Group Test: Micro-ATX motherboards can deliver star performance in a diminutive package. We round up five of the best.
I t might seem hard to believe, but the microATX motherboard standard has been around for almost twenty years. Originally launched way back in 1997, these petite motherboards must officially measure just 244mm x 244mm, but they can be even smaller if the manufacturer so desires. Despite existing for almost two decades, it’s only in recent years that the microATX format has become popular amongst the general computing community. Earlier models were as costly as they were limited in features, limiting their use to very specific industrial or commercial uses. How times have changed. Today’s microATX boards now feature most of their full-sized ATX cousin’s characteristics, while prices have plummeted.
Why use micro ATX?
The obvious benefit to using a microATX motherboard is its tiny dimensions. With the PC now a permanent fixture in many living rooms, owners want a PC that can fit nicely inside a standard AV unit. While it’s possible to buy HTPC cases that can squeeze a full-sized ATX board into the same space as an amplifier, microATX cases are the preferred choice for keeping living-room PCs trim, taught and tiny.
Gamers looking for a mobile gaming box are also an obvious target for the microATX format. While early models were extremely limited in their functionality, today’s gaming microATX boards deliver full multi-GPU support, along with quality onboard audio solutions, all in a package that will easily fit into a tiny case that can be carried with a shoulder strap.
Finally there are users who simply don’t want a hulking PC tower taking up precious space in today’s increasingly cosy abodes. With living spaces getting smaller as more Aussies move into apartment blocks and townhouses, being able to tuck your PC away behind the monitor frees up precious floorspace.
If there’s one audience that probably isn’t too interested in the microATX format, it’s the tweaking and overclocking crowd. It’s not that these pocket powerhouses can’t overclock, it’s just that the smaller cases they tend to be housed in don’t have the best thermal properties.
Which board is for you?
For those with money to burn, Asus’s Maximus VII Gene is hard to resist with its potent mix of ear-tickling audio, powerful graphics potential and excellent overclocking features. Those who just want the basics will find the ASRock Z97M Pro4 a capable solution for simple mini-PCs, while gamers and entertainers on a budget can’t go past the value-packed Gigabyte Z97MX GAMING 5.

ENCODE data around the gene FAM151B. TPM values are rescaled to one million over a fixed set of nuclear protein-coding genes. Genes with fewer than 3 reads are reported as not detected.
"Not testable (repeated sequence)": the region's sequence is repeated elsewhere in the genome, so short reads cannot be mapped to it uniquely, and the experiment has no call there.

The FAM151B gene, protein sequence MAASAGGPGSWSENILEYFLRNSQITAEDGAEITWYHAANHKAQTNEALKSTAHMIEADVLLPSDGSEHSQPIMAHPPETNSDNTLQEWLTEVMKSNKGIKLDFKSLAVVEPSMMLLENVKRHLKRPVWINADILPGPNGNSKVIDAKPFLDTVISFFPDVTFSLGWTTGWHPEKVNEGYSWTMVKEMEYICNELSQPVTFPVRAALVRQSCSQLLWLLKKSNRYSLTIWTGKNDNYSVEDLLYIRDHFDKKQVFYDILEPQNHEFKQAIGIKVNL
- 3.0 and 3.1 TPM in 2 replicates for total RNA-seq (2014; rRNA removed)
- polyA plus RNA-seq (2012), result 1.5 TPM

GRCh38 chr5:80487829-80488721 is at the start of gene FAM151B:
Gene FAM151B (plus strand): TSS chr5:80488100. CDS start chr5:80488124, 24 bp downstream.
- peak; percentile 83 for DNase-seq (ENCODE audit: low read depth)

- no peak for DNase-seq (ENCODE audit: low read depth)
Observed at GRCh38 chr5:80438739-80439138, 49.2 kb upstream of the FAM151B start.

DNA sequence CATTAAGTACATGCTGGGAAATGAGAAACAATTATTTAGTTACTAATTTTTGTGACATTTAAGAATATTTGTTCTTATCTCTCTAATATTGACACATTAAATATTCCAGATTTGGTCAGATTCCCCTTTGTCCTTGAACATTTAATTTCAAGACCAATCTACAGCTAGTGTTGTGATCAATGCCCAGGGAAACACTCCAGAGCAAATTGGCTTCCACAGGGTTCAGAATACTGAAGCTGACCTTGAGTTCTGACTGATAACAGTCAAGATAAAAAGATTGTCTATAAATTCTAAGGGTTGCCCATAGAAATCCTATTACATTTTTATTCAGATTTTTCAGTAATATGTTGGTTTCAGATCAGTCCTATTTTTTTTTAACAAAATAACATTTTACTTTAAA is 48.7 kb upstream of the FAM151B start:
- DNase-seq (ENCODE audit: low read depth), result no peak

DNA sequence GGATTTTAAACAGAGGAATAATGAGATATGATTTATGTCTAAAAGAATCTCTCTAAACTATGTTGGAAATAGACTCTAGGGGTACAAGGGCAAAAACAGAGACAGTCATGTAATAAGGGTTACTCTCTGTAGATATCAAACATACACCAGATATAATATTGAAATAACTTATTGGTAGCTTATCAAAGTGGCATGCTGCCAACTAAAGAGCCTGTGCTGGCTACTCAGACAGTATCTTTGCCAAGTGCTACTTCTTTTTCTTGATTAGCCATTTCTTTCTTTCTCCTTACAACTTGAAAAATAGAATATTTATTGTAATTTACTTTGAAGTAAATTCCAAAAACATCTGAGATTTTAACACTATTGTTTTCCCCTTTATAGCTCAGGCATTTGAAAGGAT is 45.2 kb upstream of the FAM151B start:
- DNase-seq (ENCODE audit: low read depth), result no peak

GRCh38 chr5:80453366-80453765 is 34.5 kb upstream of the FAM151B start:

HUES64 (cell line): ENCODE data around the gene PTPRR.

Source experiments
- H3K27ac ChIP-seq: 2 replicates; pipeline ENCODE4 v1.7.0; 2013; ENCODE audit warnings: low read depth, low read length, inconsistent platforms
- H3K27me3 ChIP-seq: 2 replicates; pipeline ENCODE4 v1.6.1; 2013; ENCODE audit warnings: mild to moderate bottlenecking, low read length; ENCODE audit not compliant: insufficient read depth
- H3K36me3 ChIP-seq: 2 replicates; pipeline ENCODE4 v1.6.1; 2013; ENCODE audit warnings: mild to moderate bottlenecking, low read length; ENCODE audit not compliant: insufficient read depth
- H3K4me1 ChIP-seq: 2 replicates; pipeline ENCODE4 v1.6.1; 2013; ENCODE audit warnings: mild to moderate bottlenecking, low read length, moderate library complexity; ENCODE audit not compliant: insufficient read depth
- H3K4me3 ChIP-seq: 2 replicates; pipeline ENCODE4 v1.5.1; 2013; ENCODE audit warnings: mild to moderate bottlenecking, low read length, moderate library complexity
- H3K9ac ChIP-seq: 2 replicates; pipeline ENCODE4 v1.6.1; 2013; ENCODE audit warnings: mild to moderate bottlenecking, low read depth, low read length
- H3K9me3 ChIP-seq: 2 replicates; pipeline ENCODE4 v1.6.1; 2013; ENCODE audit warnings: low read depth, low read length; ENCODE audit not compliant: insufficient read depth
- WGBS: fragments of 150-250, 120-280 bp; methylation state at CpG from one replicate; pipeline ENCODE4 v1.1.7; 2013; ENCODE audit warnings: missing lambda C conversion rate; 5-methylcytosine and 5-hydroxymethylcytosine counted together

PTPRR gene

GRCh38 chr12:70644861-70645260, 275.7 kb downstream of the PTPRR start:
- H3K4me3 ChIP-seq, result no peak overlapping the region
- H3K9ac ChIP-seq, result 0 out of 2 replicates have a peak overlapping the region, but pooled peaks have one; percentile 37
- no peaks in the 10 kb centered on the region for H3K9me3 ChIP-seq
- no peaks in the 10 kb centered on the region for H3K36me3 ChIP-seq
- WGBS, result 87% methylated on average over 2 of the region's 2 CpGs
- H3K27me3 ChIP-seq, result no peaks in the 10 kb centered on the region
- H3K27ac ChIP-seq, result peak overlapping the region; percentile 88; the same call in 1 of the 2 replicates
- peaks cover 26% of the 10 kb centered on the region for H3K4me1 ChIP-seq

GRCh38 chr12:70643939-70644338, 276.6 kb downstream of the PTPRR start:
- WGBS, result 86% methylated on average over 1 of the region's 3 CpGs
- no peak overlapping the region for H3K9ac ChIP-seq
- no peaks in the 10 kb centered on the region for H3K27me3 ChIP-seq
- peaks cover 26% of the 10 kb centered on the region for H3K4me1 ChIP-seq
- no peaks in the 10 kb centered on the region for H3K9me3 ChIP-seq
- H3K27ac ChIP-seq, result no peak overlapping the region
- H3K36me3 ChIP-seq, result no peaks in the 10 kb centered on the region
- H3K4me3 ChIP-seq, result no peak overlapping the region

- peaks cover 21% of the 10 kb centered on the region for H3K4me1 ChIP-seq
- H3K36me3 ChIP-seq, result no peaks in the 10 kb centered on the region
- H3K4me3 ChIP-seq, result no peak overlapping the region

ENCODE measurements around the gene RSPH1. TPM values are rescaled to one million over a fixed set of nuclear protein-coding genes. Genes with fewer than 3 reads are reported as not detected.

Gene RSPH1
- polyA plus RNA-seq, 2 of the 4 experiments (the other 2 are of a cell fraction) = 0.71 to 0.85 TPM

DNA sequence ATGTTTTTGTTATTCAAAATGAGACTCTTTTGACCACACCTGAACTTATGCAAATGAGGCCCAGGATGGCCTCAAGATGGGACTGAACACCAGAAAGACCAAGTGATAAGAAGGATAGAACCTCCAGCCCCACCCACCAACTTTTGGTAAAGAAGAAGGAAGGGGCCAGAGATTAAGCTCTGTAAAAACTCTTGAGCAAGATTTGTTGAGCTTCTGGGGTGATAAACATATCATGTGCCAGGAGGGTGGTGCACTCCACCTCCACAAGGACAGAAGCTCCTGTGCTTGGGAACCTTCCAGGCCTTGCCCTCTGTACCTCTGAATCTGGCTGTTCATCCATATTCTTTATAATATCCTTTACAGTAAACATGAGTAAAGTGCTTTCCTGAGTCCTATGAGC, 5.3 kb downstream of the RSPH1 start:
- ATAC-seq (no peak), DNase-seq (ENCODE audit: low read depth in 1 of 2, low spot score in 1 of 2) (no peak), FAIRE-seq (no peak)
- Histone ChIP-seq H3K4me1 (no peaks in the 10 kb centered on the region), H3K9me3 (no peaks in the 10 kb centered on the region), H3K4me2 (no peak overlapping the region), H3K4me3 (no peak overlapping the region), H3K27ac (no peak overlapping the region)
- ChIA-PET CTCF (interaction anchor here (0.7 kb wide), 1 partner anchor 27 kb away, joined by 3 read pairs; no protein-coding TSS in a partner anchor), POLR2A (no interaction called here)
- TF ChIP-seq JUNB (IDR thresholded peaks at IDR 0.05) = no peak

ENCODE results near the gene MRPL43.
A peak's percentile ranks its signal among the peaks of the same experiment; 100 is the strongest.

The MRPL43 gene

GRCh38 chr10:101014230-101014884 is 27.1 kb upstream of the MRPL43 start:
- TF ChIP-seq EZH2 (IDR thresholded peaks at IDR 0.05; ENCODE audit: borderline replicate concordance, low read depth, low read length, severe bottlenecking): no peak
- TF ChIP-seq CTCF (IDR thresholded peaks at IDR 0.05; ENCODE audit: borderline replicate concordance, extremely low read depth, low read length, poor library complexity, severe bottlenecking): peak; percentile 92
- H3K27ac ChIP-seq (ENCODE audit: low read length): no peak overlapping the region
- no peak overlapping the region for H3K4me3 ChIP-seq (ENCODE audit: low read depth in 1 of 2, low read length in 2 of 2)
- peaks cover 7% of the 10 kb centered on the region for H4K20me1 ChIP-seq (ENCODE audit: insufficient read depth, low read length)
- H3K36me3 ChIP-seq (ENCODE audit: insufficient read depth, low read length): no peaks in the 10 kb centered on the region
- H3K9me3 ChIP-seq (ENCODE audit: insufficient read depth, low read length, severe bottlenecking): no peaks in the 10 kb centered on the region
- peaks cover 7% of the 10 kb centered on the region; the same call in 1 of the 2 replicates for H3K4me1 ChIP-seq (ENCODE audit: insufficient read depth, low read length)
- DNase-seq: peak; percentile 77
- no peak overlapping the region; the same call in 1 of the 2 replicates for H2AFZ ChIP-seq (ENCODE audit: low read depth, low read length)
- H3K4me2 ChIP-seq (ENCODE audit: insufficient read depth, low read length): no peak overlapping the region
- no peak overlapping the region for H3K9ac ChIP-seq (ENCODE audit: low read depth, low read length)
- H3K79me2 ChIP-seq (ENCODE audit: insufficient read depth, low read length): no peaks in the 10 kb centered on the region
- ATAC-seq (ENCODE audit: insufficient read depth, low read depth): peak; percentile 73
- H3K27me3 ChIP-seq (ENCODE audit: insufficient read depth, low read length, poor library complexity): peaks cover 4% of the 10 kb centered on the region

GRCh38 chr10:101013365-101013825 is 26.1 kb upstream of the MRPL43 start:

How we test
This roundup sees PC and Tech Authority switch to our new suite of motherboard benchmarks. Rather than reinvent the wheel, we’re now using the formidable PCMark 8 suite, developed by the benchmark professionals at Futuremark. For this roundup we used the “Home” mode of the benchmark, which runs five different tests that aim to replicate normal household use. These include Web browsing, Word processing, Casual gaming, Photo Editing and Video Chat.
Our test components were comprised of an Intel Devil’s Canyon i7-4790K processor, cooled by CoolerMaster’s new Nepton 120XL water cooler. An NVIDIA GTX 760 provided the graphics processing power, while 2 x 4GB sticks of Kingston’s HyperX memory was run at the Z97 standard speed of DDR3 1600, despite most of these boards being able to run much higher, overclocked memory speeds. A Corsair Force LX SATA 3.0 128GB SSD rounded out the components, and a clean, cloned install of Windows 8.1 was installed for each motherboard.
To ensure a fair fight, we updated the BIOS on every motherboard, but this isn’t something we’d normally do for brand new motherboards. However, some of the boards in our test have been out for several months or more, and had their BIOSes updated by the supplier, forcing us to update all of them to deliver a clean race. This explains why the gap between the boards is so close; they’re all running the same Z97 chipset, and any launch quirks have since been ironed out by BIOS updates.
The following five boards cover a wide gamut of possible uses, from budget media box to high-end portable game machine. We asked each supplier to send a board in the $200 to $250 price range, which is why several of them feature entertainment and gaming-oriented features. Read on to see which microATX motherboard is the one for you.
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